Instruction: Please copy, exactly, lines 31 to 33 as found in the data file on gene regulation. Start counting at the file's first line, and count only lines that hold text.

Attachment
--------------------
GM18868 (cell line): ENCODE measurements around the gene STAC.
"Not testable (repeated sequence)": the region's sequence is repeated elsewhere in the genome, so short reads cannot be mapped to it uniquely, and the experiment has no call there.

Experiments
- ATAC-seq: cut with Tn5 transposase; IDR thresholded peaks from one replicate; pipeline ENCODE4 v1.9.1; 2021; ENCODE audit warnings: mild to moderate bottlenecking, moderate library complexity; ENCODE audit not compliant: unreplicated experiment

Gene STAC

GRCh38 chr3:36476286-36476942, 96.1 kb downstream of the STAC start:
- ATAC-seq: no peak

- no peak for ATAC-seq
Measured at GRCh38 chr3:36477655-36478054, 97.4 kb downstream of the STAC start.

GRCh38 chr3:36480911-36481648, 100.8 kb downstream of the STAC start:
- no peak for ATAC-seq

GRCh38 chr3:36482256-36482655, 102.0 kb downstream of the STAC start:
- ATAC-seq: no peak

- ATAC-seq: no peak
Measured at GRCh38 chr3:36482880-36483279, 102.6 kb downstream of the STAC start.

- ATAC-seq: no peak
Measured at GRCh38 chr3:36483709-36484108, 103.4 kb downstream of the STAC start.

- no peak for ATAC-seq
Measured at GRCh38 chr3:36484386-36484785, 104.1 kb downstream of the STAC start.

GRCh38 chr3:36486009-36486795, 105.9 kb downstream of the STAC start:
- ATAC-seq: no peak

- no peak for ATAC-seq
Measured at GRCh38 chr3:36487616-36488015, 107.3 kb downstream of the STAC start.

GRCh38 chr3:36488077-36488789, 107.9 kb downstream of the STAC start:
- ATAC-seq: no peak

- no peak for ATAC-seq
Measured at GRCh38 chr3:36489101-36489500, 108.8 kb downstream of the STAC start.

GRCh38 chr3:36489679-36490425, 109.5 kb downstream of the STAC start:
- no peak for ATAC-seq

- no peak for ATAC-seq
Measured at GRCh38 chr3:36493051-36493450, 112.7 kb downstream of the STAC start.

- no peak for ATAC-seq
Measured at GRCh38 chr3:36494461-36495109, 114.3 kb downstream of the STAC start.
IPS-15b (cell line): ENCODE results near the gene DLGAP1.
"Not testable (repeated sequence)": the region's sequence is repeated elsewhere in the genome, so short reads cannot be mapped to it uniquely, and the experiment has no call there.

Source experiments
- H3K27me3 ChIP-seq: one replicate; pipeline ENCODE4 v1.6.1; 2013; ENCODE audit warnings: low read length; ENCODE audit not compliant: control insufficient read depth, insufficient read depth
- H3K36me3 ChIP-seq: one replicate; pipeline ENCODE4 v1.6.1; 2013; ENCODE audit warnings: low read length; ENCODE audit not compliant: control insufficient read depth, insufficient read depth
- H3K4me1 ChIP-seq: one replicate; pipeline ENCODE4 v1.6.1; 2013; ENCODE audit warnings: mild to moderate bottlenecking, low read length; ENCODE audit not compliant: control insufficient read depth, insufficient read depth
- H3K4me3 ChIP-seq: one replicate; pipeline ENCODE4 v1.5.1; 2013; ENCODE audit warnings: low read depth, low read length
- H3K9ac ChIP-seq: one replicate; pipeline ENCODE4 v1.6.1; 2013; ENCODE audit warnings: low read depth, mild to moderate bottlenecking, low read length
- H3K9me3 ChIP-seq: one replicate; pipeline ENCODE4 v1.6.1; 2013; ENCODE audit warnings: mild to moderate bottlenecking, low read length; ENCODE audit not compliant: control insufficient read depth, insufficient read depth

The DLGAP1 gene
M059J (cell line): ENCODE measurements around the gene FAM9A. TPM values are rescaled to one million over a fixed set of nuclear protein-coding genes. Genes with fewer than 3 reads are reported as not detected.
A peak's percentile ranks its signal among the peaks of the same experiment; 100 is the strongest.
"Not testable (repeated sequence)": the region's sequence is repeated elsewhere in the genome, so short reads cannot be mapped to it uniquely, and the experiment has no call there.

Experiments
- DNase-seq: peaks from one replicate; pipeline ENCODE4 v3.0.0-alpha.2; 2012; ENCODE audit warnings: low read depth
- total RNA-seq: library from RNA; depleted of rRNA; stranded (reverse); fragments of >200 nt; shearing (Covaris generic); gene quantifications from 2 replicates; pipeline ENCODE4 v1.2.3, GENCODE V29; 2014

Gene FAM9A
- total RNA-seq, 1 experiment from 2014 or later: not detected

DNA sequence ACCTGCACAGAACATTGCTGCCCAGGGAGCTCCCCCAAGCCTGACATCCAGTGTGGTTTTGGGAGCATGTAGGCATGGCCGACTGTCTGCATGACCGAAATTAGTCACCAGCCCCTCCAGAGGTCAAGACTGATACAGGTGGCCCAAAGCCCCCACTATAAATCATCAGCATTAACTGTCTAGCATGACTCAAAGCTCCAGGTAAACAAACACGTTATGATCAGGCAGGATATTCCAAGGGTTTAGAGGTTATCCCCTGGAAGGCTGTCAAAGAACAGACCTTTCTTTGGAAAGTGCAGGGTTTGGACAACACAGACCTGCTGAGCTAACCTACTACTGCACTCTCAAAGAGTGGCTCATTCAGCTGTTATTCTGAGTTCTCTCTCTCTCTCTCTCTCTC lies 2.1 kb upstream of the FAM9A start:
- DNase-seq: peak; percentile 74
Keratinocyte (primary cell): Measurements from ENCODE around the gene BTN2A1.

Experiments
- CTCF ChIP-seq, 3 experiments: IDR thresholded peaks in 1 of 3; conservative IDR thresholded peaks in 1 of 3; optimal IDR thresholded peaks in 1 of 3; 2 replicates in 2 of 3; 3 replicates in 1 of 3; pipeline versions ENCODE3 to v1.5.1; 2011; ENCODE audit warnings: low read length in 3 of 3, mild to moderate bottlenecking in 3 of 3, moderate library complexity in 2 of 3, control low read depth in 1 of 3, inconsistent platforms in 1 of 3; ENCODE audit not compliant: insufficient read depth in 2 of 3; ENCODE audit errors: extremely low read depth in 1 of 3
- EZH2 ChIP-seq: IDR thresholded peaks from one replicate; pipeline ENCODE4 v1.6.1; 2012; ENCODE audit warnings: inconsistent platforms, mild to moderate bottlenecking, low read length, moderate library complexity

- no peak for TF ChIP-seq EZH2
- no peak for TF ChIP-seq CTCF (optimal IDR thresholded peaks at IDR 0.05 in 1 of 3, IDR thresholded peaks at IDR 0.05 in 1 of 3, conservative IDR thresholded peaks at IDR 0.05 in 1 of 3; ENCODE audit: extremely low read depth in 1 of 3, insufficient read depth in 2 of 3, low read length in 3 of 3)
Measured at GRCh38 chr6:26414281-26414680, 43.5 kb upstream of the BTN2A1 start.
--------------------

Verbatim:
Measured at GRCh38 chr3:36493051-36493450, 112.7 kb downstream of the STAC start.

- no peak for ATAC-seq
Measured at GRCh38 chr3:36494461-36495109, 114.3 kb downstream of the STAC start.